Monday, June 11, 2007

Current Data on Risk Stratification for Sudden Cardiac Death

Some interesting results of an industry-sponsored expert conference on risk stratification of sudden death appeared in this month's American Heart Journal. The experts reviewed left ventricular ejection fraction (LVEF), New York Heart Association Class, the presence of nonsustained ventricular tachycardia, microwave T wave alternans, measures of cardiac autonomic modilation (like heart rate variability), QT interval variability, signal averaged EKG, electrophysiology study, genetic testing, imaging studies and serum markers (like brain naturetic peptide or c-reactive protein).

Their take? Only ejection fraction seems worthy for risk stratification so far.

Here's what they said about ejection fraction:
The LVEF has been recognized as a predictor of all-cause mortality in patients with coronary artery disease (CAD) for >30 years. One early study by the Multicenter Postinfarction Research Group showed in 866 post–myocardial infarction (MI) patients that the strongest predictor of 1-year cardiac mortality was the LVEF. This finding has withstood the test of time. In the VALIANT (trial), a randomized comparison of captopril, valsartan, and their combination in post-MI patients (n = 14 609) with left ventricular dysfunction, CHF, or both, LVEF was a strong predictor of SCD or cardiac arrest. The risk of SCD or cardiac arrest increased by 21% for every 5% decrease in LVEF.

Left ventricular ejection fraction is also a strong predictor of all-cause mortality in patients with nonischemic cardiomyopathy. The MACAS (trial) was a prospective cohort study of 343 patients with nonischemic cardiomyopathy and an LVEF ≤45% who were followed for a mean of 52 months. Left ventricular ejection fraction was the only significant predictor of major arrhythmic events with a relative risk (RR) of 2.3 per 10% decrease in LVEF (95% CI 1.5-3.3, P < .0001) in patients with sinus rhythm and 4.5 per 10% decrease in LVEF (95% CI 1.5-13.2, P = .0008) in patients with atrial fibrillation.
Participants at the meeting were as follows:
Participants from the Academia: Sana M Al-Khatib, MD, MHS (co-Director), J Thomas Bigger, MD, Alfred Buxton, MD, Robert M Califf, MD, Anne Curtis, MD, Jeptha Curtis, MD, Bernard J. Gersh, MB, ChB, DPhil, Michael R. Gold, MD, PhD, Jeff Goldberger, MD, Stephen C. Hammill, MD, Jeff Healey, MD, MS, Mark Hlatky, MD, Stefan Hohnloser, MD, Raymond J Kim, MD, Kerry Lee, PhD, Daniel Mark, MD, MPH, L. Brent Mitchell, MD, Eric Prystowsky, MD, Gillian Sanders, PhD (co-Director), and Wojciech Zareba, MD, PhD

Participants from the Centers for Medicare and Medicaid Services: Steve Phurrough, MD, MPA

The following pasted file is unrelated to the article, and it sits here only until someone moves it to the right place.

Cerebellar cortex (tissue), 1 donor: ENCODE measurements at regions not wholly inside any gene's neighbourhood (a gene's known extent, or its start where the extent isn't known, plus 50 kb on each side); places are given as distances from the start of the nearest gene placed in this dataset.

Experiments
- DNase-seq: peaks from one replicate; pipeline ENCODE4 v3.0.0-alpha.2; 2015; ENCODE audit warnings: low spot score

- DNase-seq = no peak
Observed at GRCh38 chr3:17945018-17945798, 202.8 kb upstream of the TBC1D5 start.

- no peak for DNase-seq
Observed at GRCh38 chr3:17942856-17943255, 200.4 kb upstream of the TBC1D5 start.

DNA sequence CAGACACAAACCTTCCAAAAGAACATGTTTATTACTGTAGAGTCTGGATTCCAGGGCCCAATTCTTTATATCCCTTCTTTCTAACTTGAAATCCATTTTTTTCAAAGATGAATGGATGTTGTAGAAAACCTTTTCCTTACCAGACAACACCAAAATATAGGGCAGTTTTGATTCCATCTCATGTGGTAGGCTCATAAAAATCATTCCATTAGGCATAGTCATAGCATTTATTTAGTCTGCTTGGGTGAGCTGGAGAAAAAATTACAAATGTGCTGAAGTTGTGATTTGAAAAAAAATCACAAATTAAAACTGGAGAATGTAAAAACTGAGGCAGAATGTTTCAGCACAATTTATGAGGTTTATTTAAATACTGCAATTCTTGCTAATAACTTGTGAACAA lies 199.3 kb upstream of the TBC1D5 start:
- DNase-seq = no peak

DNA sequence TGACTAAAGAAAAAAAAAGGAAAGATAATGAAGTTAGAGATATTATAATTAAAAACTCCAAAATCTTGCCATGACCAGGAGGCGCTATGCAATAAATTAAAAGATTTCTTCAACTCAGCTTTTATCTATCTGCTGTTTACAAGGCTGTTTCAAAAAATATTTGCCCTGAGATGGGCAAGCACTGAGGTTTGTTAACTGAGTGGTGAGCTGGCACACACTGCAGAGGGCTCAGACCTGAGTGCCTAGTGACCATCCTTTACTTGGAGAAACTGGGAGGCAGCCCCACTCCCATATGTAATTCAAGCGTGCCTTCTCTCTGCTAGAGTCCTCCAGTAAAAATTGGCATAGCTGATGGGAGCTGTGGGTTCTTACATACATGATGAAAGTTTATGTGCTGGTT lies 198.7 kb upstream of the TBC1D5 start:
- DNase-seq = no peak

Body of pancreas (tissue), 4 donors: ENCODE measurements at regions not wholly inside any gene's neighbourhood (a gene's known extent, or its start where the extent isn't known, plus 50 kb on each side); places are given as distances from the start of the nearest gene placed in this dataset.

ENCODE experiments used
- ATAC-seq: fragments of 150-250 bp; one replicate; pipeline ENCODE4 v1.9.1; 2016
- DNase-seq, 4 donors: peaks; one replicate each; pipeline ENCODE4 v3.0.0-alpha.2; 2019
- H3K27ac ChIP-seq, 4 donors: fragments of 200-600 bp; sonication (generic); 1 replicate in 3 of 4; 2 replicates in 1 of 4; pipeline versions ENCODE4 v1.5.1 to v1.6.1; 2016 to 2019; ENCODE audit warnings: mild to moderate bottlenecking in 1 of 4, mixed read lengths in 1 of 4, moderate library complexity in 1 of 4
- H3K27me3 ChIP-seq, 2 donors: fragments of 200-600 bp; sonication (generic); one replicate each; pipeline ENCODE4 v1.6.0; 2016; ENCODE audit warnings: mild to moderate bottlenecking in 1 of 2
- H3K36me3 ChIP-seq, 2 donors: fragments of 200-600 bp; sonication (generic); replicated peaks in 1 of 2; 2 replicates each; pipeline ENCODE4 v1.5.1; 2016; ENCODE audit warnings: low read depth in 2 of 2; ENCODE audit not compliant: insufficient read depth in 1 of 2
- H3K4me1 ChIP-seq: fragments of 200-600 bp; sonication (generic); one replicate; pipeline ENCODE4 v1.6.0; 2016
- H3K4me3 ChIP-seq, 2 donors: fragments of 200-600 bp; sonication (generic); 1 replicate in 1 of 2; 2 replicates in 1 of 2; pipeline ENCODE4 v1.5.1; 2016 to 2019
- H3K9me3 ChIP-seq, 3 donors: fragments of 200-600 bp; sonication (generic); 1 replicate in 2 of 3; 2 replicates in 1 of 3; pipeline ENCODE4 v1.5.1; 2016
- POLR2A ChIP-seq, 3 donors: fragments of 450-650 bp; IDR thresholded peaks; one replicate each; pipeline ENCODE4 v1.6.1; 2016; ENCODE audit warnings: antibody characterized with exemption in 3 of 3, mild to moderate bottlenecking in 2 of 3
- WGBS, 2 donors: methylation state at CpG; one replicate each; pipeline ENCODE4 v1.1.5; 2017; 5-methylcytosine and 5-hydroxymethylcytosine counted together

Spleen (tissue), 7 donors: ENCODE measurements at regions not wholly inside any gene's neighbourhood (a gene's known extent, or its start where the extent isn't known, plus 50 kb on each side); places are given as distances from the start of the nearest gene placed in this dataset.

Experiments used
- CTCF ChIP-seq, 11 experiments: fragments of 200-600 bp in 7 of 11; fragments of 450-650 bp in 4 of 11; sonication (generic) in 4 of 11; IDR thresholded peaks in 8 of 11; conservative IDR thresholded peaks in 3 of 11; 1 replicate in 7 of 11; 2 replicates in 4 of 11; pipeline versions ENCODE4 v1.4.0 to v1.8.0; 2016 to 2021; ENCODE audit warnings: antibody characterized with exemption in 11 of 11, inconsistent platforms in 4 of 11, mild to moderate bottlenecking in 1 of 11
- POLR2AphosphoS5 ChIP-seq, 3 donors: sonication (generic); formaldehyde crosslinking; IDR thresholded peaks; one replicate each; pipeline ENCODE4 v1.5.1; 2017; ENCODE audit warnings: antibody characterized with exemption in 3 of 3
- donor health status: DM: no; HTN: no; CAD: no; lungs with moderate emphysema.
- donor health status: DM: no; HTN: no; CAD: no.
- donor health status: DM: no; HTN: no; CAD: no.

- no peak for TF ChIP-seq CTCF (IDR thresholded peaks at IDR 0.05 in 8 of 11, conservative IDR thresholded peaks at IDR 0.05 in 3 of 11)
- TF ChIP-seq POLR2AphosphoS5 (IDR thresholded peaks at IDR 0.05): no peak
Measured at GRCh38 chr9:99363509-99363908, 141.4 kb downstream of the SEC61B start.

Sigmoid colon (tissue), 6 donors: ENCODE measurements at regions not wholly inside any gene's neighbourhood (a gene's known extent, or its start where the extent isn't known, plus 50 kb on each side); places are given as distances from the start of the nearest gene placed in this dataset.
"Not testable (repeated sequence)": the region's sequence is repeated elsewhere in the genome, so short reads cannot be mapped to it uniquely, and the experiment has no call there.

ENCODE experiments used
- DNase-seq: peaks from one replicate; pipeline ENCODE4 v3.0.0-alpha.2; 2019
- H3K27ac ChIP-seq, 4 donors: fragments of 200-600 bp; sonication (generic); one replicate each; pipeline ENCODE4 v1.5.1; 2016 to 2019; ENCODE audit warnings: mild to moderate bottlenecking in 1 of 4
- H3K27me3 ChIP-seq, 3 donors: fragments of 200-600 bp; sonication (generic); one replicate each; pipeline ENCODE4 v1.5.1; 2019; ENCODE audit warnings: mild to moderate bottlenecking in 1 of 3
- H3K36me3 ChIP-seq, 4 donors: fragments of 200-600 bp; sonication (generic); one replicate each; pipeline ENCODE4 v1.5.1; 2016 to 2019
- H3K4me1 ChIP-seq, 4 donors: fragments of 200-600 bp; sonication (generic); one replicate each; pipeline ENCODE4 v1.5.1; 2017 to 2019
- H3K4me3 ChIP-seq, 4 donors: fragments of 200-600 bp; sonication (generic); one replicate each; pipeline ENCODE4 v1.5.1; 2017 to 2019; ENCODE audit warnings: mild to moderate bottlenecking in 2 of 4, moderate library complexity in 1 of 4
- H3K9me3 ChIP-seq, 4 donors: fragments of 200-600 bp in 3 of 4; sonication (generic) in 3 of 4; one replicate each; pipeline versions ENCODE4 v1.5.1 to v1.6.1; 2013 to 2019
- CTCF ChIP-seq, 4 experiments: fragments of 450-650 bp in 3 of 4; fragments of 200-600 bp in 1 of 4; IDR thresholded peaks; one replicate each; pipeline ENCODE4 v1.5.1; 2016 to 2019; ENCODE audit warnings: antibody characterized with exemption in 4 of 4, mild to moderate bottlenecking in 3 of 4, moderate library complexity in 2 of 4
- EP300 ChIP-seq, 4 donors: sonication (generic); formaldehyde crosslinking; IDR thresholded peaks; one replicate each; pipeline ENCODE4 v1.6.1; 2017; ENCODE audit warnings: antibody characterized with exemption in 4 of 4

Participants from the US Food and Drug Administration: Norman Stockbridge, MD, PhD, Robert Temple, MD, Bram Zuckerman, MD

Participant from the National Institutes of Health: Robin Boineau, MD, Michael Domanski, MD

Participant from Agency for Healthcare Research and Quality: Elise Berliner, PhD

Participant from the Heart Rhythm Society staff: Joel Harder

Participants from Industry: Mark Carlson, MD, Eric Fain, MD, Ali Haghighi-Mood, PhD, Steve Ketchum, PhD, Steve McQuillan MS, Marcus Mianulli MA, Philip Sager, MD, Dan Schaber, PharmD, Robert Shalwitz, MD, Joseph Smith, MD, PhD, Michael A Stein, MD, David Steinhaus, MD

Coordinating Staff: Marelle Molbert and Cass Finley from the Duke Clinical Research Institute.
The conference was funded by AstraZeneca, Bayer, Boston Scientific, Cambridge Heart Inc, Medtronic, Reliant Pharmaceuticals, St Jude Medical.



Anonymous said...

Dr Fisher:

This meeting took place almost a year ago (July 2006), did I read that right?

Is it typical for the results of such a meeting to be published so long after it occurs? Have there been other developments since then?
LIke with MTWA screening?

I know you've been ambushed by MTWA advocates after other related posts, and are probably skeptical about this comment because of that, but I do find your ongoing thoughts about MTWA testing to be helpful

Thanks for a great blog.

DrWes said...

Anony 07:00-

The delays in publishing are likely multifactorial - perhaps the paper was submitted elsewhere and not accepted, perhaps the peer-review process took longer than usual - I do not know. What is clear is that there was a cogent discussion of the pros and cons of MTWA testing (and other tests like EP study) by others beside myself who noted both the strengths and weaknesses of the approach. I need not reinterate their discussion since it is now publically available. Part II of meeting's discussion (published in the same issue) discusses what would be needed to obtain a suitable screening test. I would encourage all to read both articles. What does seem clear is that based on these articles, it is hard for me to see how Medicare will require MTWA testing to determine who should and should not receive a defibrillator until better outcome data are forthcoming.